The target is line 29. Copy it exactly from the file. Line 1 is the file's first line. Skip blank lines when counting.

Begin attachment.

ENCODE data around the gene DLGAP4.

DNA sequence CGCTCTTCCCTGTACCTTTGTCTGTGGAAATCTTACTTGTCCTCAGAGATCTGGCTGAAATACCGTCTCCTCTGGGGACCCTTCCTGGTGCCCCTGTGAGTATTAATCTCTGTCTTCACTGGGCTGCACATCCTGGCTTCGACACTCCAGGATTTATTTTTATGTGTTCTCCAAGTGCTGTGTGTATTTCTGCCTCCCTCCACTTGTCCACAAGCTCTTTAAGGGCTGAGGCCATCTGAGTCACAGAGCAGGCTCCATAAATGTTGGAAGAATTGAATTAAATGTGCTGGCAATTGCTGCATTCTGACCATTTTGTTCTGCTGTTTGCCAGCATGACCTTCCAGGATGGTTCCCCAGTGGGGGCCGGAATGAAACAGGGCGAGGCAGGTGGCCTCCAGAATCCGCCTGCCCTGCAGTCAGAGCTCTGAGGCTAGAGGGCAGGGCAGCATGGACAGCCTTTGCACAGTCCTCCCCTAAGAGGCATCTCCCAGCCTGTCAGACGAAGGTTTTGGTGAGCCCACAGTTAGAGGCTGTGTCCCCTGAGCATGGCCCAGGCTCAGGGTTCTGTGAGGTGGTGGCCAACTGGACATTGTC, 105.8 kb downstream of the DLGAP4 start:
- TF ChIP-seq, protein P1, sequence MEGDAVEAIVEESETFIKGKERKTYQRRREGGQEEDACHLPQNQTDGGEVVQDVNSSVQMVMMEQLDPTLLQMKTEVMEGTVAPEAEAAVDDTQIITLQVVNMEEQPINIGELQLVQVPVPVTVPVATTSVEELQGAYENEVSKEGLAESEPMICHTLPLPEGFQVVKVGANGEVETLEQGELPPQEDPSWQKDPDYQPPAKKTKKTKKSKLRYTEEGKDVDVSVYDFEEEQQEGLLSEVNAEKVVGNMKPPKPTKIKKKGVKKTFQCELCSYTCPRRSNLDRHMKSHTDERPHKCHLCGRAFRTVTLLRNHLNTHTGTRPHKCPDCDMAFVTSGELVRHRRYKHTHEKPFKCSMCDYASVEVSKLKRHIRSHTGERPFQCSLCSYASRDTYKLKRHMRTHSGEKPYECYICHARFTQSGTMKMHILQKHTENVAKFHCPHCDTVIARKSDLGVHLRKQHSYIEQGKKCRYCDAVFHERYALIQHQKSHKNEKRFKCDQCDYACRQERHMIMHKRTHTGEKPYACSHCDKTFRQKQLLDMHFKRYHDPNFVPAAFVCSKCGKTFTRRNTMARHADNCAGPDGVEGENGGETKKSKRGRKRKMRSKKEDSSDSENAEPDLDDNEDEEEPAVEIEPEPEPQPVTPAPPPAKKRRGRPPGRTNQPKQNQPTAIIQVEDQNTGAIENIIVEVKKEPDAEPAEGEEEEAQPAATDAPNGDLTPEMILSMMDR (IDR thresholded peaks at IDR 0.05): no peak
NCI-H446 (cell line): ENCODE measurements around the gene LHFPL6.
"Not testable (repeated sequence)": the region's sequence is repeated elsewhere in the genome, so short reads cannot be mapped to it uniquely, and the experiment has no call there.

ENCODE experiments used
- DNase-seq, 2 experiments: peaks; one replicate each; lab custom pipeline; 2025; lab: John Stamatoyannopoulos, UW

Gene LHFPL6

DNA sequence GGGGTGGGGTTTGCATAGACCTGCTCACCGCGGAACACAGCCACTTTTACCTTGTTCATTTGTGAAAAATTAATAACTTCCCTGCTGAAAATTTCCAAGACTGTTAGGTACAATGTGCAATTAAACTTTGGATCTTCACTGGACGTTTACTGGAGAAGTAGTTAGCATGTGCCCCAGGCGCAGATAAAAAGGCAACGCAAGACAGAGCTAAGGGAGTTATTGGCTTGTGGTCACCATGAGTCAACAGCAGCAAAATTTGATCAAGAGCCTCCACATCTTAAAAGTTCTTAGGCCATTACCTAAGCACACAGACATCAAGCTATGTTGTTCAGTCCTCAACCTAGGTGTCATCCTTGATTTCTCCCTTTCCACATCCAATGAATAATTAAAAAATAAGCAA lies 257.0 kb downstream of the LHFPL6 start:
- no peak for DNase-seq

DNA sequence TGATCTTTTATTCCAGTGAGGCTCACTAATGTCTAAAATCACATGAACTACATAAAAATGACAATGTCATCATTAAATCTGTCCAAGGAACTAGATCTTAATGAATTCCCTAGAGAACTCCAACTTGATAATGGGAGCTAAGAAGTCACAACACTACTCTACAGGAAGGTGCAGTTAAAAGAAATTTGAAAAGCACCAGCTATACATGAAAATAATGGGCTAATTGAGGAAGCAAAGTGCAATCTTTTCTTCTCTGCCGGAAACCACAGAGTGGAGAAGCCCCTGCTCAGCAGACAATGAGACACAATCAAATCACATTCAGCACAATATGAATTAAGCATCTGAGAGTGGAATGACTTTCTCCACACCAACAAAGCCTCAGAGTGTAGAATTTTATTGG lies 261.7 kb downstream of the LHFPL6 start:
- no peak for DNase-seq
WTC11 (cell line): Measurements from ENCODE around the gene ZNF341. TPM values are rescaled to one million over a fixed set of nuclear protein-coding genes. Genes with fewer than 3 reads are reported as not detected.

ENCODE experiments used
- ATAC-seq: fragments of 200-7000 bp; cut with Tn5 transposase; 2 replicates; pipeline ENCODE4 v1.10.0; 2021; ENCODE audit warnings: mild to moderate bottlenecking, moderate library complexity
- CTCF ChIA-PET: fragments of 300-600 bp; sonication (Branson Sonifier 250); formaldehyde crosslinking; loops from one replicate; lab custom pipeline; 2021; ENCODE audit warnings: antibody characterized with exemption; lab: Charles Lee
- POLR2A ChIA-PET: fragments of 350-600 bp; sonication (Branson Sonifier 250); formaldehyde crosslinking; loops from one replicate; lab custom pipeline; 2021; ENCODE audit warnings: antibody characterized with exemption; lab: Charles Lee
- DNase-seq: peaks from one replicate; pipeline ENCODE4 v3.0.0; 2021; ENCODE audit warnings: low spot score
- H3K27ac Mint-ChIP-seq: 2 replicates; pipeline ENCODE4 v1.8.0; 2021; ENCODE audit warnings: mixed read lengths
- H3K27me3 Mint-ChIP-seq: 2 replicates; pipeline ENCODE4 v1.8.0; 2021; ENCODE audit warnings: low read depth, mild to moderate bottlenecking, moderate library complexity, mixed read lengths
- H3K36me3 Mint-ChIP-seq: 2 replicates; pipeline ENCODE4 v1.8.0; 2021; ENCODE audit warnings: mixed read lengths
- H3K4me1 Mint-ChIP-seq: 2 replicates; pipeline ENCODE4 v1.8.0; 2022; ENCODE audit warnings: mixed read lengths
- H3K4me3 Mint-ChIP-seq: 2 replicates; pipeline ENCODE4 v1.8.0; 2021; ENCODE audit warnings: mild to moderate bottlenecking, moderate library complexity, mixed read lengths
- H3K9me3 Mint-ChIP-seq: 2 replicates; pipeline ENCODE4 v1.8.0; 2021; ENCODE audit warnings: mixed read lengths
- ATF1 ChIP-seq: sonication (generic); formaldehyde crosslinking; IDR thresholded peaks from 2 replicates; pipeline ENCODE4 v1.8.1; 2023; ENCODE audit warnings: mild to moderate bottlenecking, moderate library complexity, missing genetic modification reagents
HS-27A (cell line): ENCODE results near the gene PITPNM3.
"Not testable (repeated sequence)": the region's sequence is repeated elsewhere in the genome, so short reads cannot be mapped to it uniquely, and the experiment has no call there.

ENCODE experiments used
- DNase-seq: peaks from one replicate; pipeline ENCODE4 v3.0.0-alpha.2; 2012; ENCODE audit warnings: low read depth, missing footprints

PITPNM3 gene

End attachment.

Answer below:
- DNase-seq: peaks from one replicate; pipeline ENCODE4 v3.0.0-alpha.2; 2012; ENCODE audit warnings: low read depth, missing footprints